To effectively remove allergens from the air we recommend a whole home air cleaner. Depending on the design, these systems can not only remove the finest pollen, mold and bacteria particles from the air, but can even kill biological contaminants live viruses and remove harmful chemical vapors.

Have questions about improving the air quality in your home? Call ABC Southwest Plumbing and Air Conditioning, we can help.

Indoor Air Quality
According to the EPA, indoor air pollutants ranked among the top five environmental risks to public health. Because we spend around 90% of our time indoors, where the air can be 2 to 5 times as polluted as outdoor air, it's important to take steps to reduce the harmful health effects of pollutants like dust mites, mold, chemicals, radon, pet dander and more.

Here are 10 steps you can take to create a healthier indoor environment.

1. Vacuum Carpets and Dust Your Home Every Week

Although they can't be seen with the naked eye, dust mites are common in most homes. Dust mites can aggravate allergies and asthma, leading to respiratory irritation. A vacuum with a HEPA filter is the best way to reduce the number of dust mites in the bedroom and throughout the home.

2. Change Your Furnace Filter Every Month

A dirty furnace air filter not only makes your central heating and cooling system operate less efficiently, it can cause dirt to build build up inside your air ducts, creating an ideal environment for dust mites, mold and mildew.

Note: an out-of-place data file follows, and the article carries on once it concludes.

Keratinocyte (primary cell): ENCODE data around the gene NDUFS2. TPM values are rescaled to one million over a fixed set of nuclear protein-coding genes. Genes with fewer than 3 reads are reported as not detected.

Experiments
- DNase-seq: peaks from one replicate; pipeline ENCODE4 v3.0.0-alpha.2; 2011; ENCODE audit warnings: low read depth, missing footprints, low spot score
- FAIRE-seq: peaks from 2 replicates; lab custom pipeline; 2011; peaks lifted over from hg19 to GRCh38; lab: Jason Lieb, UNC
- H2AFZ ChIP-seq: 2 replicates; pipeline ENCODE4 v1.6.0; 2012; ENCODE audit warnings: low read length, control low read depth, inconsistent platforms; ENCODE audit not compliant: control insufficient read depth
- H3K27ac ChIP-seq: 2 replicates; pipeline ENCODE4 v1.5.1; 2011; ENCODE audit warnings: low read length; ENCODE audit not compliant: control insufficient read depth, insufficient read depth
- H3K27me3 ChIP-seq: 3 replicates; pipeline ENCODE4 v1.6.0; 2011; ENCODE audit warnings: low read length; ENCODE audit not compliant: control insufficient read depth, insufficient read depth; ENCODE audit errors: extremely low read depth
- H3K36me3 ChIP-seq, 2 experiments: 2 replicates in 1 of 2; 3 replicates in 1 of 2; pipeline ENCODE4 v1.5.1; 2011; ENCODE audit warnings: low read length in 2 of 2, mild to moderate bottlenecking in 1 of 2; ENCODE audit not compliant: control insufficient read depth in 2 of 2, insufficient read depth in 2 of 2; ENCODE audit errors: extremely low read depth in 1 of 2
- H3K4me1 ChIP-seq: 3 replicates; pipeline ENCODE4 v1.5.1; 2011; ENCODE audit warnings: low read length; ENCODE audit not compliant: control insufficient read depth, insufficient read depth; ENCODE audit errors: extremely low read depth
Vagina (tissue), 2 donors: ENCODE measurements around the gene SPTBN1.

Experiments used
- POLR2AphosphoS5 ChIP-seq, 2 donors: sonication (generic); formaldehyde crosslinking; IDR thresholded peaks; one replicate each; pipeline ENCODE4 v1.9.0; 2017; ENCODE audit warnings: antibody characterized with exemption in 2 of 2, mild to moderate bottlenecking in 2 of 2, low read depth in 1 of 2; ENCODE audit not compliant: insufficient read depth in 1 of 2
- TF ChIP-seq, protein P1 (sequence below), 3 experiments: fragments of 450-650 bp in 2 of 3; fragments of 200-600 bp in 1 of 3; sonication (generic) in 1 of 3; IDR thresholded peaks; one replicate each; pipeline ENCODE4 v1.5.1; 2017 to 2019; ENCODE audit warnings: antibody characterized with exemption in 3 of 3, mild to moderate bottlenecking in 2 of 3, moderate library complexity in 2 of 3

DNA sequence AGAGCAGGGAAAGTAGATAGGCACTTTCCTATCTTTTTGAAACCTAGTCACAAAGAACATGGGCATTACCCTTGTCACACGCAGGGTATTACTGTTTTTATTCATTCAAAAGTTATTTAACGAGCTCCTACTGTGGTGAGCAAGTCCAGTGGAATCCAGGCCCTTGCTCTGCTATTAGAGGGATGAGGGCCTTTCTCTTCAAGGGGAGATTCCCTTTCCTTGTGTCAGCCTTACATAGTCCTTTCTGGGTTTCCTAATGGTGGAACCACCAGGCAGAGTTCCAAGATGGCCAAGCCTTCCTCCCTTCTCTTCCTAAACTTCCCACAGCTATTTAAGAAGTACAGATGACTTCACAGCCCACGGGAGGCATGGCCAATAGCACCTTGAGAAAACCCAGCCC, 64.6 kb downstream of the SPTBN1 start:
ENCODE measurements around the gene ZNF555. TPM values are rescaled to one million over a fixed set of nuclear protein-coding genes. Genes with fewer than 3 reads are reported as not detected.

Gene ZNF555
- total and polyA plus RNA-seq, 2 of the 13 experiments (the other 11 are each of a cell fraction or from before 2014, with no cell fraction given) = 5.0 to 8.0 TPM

3. Wash Bedding Every Week In Hot Water

Using a washable dust cover on mattresses can also reduce reduce allergens like dust mites.

4. Ensure that Kitchen and Bathrooms are Well Ventilated

Proper ventilation of cooking fumes and stale, humid air is critical to reducing the growth of mold and mildew.

5. Maintain Humidity Levels Between 30–50%

When the air is too dry in the winter, it can lead to cracked, dry skin and respiratory irritation. If the air is too humid it can lead to harmful mold growth.

If the humidity levels are difficult to control in your home, consider installing a whole house humidifier or dehumidifier that works in conjunction with your home's central heating and cooling system to maintain healthy humidity levels.

6. Test For Radon

Radon is a naturally occurring radioactive gas and comes from the natural breakdown (radioactive decay) of uranium. Exposure to radon can cause lung cancer. Buy a radon test kit and if the radon levels are unhealthy, take steps to reduce the entry to your home by sealing cracks inside the walls and on floors.

8. Let Fresh Air Inside

Whenever possible, increase ventilation by opening windows to let fresh air inside the home.

9. Buy Air Cleaning Houseplants

Years ago NASA conducted study on the effectiveness of different houseplants in removing harmful chemicals from the air. They found many houseplants are effective at removing chemical pollution. By choosing house plants like Boston Fern and English Ivy, you can reduce chemicals like formaldehyde, benzene, ammonia in the air.

10. Consider Installing a Whole House Air Filtration System

If someone in the household has allergies or asthma, consider installing a whole home air filtration system. With features like UV light and advanced, multistage filtration, advanced home air cleaners can remove almost any type of indoor pollution.

11. Have Your Air Ducts Professionally Cleaned

Over time, dust and dirt can build up inside air ducts, providing an ideal environment for dust mites, mold, bacteria and other harmful pollutants to thrive. Regular duct cleaning will ensure that the air blowing through your air ducts is not spreading pollution throughout your home.